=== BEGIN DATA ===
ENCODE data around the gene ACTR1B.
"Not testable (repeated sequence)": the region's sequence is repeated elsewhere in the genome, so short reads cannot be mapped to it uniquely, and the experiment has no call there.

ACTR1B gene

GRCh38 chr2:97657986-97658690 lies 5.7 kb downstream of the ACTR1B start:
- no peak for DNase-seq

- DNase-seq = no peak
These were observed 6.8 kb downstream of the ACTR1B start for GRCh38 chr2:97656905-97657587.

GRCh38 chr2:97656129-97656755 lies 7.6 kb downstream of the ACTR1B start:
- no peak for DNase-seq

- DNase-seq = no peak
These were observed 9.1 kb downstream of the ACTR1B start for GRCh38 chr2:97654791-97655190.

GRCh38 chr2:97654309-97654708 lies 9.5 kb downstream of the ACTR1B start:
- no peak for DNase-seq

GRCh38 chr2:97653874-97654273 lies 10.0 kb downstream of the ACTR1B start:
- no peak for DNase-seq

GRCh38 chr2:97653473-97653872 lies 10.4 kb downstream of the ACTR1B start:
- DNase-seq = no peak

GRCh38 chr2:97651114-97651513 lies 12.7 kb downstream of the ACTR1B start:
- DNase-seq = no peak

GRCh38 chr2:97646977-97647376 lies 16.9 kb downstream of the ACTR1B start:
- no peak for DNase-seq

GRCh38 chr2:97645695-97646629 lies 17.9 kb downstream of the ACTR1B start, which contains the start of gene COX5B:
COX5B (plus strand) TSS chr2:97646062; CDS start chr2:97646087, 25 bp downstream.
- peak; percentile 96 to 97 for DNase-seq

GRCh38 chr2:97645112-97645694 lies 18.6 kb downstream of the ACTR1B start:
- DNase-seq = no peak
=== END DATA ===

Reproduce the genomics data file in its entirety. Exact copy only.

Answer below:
ENCODE data around the gene ACTR1B.
"Not testable (repeated sequence)": the region's sequence is repeated elsewhere in the genome, so short reads cannot be mapped to it uniquely, and the experiment has no call there.

ACTR1B gene

GRCh38 chr2:97657986-97658690 lies 5.7 kb downstream of the ACTR1B start:
- no peak for DNase-seq

- DNase-seq = no peak
These were observed 6.8 kb downstream of the ACTR1B start for GRCh38 chr2:97656905-97657587.

GRCh38 chr2:97656129-97656755 lies 7.6 kb downstream of the ACTR1B start:
- no peak for DNase-seq

- DNase-seq = no peak
These were observed 9.1 kb downstream of the ACTR1B start for GRCh38 chr2:97654791-97655190.

GRCh38 chr2:97654309-97654708 lies 9.5 kb downstream of the ACTR1B start:
- no peak for DNase-seq

GRCh38 chr2:97653874-97654273 lies 10.0 kb downstream of the ACTR1B start:
- no peak for DNase-seq

GRCh38 chr2:97653473-97653872 lies 10.4 kb downstream of the ACTR1B start:
- DNase-seq = no peak

GRCh38 chr2:97651114-97651513 lies 12.7 kb downstream of the ACTR1B start:
- DNase-seq = no peak

GRCh38 chr2:97646977-97647376 lies 16.9 kb downstream of the ACTR1B start:
- no peak for DNase-seq

GRCh38 chr2:97645695-97646629 lies 17.9 kb downstream of the ACTR1B start, which contains the start of gene COX5B:
COX5B (plus strand) TSS chr2:97646062; CDS start chr2:97646087, 25 bp downstream.
- peak; percentile 96 to 97 for DNase-seq

GRCh38 chr2:97645112-97645694 lies 18.6 kb downstream of the ACTR1B start:
- DNase-seq = no peak